In fact, my sense is that most of the criticism that the ACLU faces comes because their arguments are too successful -- not only nonfrivolous, but actually ones that win in court. If the ACLU only filed complaints that were such clear losers to be frivolous, they wouldn't much bother people: At most, they'd waste some government lawyers' time, but since government entities tend to have lawyers on salary (and generally not very high salary), they wouldn't even waste much government money. In those frivolous cases, the government would fight the ACLU, win (by definition, since if the government lost, the case wouldn't be frivolous), and even get sanctions against the ACLU.
But in fact the ACLU often wins, and even when it doesn't, its arguments are generally quite plausible. For instance, the claim that random searches of people in subways are unconstitutional is an eminently plausible Fourth Amendment claim, perhaps even a winning one. Searches that aren't based on any individualized suspicion are usually unconstitutional; even some conservative Justices have said so. (See, e.g., City of Indianapolis v. Edmond, 531 U.S. 32 (2000) (Thomas, J., dissenting) ("I rather doubt that the Framers of the Fourth Amendment would have considered 'reasonable' a program of indiscriminate stops of individuals not suspected of wrongdoing."); Minnesota v. Dickerson, 508 U.S. 366 (1993) (Scalia, J., concurring) (expressing "doubt" as to whether even suspicion-based searches for weapons are constitutional, unless the suspicion rises to the relatively high level of "probable cause": "I frankly doubt, moreover, whether the fiercely proud men who adopted our Fourth Amendment would have allowed themselves to be subjected, on mere suspicion of being armed and dangerous, to such indignity").
There are some exceptions, including one for airport searches. Perhaps courts should extend this exception to subway searches, especially aimed at finding bombs. But given the current law, the ACLU's argument is eminently credible.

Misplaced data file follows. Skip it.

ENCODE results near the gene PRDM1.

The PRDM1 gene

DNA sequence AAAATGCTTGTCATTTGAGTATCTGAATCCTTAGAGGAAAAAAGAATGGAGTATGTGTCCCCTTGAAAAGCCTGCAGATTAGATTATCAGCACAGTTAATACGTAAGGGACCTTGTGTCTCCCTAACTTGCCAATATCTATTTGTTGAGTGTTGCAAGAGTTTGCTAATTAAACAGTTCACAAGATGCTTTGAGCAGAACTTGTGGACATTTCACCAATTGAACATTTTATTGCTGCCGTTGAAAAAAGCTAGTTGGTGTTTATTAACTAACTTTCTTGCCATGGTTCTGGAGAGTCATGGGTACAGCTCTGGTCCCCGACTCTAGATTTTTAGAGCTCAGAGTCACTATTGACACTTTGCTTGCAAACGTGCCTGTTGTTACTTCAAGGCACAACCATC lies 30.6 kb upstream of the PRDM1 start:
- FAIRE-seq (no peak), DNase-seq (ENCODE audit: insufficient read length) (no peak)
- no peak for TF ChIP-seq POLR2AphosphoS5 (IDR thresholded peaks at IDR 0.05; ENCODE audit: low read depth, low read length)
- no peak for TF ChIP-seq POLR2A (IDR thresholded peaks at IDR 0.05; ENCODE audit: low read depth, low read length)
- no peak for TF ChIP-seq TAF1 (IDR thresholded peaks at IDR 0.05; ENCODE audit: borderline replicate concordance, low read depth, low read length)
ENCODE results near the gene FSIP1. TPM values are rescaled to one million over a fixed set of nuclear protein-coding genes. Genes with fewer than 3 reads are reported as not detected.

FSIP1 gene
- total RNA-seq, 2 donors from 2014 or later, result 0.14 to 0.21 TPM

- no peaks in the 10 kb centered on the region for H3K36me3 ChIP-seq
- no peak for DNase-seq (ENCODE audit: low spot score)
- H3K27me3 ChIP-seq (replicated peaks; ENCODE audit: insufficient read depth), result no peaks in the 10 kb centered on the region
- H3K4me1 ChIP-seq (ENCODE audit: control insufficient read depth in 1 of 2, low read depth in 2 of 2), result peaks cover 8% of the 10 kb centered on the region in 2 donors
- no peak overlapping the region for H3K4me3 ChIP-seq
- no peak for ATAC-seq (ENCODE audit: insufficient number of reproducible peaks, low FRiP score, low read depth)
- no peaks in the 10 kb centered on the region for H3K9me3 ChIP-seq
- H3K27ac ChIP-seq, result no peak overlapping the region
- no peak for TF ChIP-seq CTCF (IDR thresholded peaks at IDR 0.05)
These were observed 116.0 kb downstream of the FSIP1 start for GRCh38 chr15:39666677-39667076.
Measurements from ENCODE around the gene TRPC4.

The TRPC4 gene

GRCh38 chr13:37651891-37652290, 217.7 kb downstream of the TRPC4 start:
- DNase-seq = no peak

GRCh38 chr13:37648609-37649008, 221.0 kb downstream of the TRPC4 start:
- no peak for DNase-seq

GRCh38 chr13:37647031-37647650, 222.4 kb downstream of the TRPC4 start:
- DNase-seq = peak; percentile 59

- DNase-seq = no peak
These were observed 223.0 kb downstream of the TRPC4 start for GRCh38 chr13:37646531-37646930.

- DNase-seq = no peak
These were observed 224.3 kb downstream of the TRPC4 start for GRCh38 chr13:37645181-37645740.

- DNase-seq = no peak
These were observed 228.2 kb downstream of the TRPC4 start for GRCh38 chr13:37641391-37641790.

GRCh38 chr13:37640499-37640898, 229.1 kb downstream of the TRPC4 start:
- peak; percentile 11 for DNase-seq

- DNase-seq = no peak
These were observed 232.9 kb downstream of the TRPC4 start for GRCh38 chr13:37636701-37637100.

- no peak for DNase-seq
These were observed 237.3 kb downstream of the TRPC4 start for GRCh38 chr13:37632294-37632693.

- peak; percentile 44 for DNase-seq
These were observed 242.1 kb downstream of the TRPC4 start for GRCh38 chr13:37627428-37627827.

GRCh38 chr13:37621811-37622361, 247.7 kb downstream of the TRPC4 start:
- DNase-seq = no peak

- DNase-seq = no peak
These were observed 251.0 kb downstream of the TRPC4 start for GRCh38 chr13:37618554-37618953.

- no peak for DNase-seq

If you don't like the Fourth Amendment rules that make it possible for the ACLU to sue, fault the Justices who have developed those rules. (In some situations, fault the Framers for setting up the constitutional provisions based on which these rules have been developed; while the Fourth Amendment's ban on unreasonable searches doesn't clearly prohibit the New York searches, it doesn't clearly authorize them, either.) Or fault the Framers for maintaining the English system of justice, in which people have legal rights against the government, and are entitled to go to court to vindicate those rights, even when the majority believes (for good reason or bad) that the rights are dangerous to the common good. Or perhaps, at most, argue that while the ACLU has a legal right to do what it's doing, it ought to (presumably in highly unusual circumstances) refrain from exercising its rights.
But stop calling them "criminal" for exercising their constitutional rights. Stop calling their lawsuits "frivolous" when the lawsuits bother you precisely because they may well prevail. Stop calling them "pro-terrorist" when there's absolutely no reason to think that they indeed favor terrorism, and lots of reason to think that they favor (whether soundly or misguidedly) legal rules -- such as limits on government power to search -- that unfortunately sometimes protect terrorists while at the same time protecting law-abiding citizens. (It's far from clear to me that random searches are going to do much good at stopping suicide bombers, or that bans on random searches will help terrorists; but I acknowledge that some constitutional rules that the ACLU defends do at times protect terrorists as well as protecting law-abiding citizens.)
What is in question here, indeed, is "the definition of freedom." There is lots of room for good faith disagreement about the scope of our freedoms. But that some people have a broader view than you do -- whether it relates to the right to bear arms, the right to be free from unreasonable searches and seizures, the right to counsel, the right to spend one's money for political causes -- doesn't make them criminals, doesn't make them pro-criminal or pro-terrorist, and doesn't make their arguments frivolous.